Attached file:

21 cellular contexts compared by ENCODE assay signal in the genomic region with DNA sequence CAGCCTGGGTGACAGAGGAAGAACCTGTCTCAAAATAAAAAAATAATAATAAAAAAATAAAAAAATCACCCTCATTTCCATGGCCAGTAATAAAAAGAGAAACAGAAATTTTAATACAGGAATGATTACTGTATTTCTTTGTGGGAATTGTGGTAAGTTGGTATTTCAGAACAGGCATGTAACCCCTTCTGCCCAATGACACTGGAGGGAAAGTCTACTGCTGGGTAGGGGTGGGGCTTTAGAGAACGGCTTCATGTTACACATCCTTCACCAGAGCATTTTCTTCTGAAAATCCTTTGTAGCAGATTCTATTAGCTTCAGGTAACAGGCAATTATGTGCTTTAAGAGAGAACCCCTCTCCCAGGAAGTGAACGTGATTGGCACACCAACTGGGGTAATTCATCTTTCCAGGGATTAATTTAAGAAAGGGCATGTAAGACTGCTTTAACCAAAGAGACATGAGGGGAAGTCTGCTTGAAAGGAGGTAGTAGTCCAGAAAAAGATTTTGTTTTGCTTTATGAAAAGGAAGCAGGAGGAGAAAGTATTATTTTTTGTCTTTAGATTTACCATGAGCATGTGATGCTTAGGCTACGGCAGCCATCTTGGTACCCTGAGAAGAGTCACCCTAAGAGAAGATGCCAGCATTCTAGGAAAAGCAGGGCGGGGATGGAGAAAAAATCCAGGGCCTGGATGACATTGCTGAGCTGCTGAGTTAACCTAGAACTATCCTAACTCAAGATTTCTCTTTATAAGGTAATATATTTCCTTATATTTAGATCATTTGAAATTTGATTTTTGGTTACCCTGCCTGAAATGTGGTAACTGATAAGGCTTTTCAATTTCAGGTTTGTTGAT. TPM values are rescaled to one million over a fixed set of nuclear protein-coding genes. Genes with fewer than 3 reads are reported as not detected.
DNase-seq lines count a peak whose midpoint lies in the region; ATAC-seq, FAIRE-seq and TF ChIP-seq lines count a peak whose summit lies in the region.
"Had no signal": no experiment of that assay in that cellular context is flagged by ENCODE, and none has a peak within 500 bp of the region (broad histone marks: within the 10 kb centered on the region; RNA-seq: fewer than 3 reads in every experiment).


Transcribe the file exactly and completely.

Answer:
21 cellular contexts compared by ENCODE assay signal in the genomic region with DNA sequence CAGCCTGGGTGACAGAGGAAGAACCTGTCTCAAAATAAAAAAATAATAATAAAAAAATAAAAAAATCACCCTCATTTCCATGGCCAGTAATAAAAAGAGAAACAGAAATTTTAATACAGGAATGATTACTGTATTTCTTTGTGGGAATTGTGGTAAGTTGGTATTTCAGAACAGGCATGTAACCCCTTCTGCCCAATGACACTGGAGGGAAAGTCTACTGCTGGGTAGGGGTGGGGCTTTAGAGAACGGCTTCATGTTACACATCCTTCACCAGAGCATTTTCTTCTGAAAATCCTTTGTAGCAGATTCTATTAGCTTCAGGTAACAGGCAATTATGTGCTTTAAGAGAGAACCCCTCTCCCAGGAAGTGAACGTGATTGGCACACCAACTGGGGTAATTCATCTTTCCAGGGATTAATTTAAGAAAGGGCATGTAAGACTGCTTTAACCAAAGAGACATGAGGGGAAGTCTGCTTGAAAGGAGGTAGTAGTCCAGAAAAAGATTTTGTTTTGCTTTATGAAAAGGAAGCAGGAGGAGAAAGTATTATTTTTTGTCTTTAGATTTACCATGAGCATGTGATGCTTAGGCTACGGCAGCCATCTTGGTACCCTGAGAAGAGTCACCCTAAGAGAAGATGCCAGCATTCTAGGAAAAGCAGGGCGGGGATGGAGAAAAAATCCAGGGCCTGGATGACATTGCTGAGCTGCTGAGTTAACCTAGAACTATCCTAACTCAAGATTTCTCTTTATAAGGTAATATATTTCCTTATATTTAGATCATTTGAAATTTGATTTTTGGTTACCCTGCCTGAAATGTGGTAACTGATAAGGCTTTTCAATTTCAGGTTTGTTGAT. TPM values are rescaled to one million over a fixed set of nuclear protein-coding genes. Genes with fewer than 3 reads are reported as not detected.
DNase-seq lines count a peak whose midpoint lies in the region; ATAC-seq, FAIRE-seq and TF ChIP-seq lines count a peak whose summit lies in the region.
"Had no signal": no experiment of that assay in that cellular context is flagged by ENCODE, and none has a peak within 500 bp of the region (broad histone marks: within the 10 kb centered on the region; RNA-seq: fewer than 3 reads in every experiment).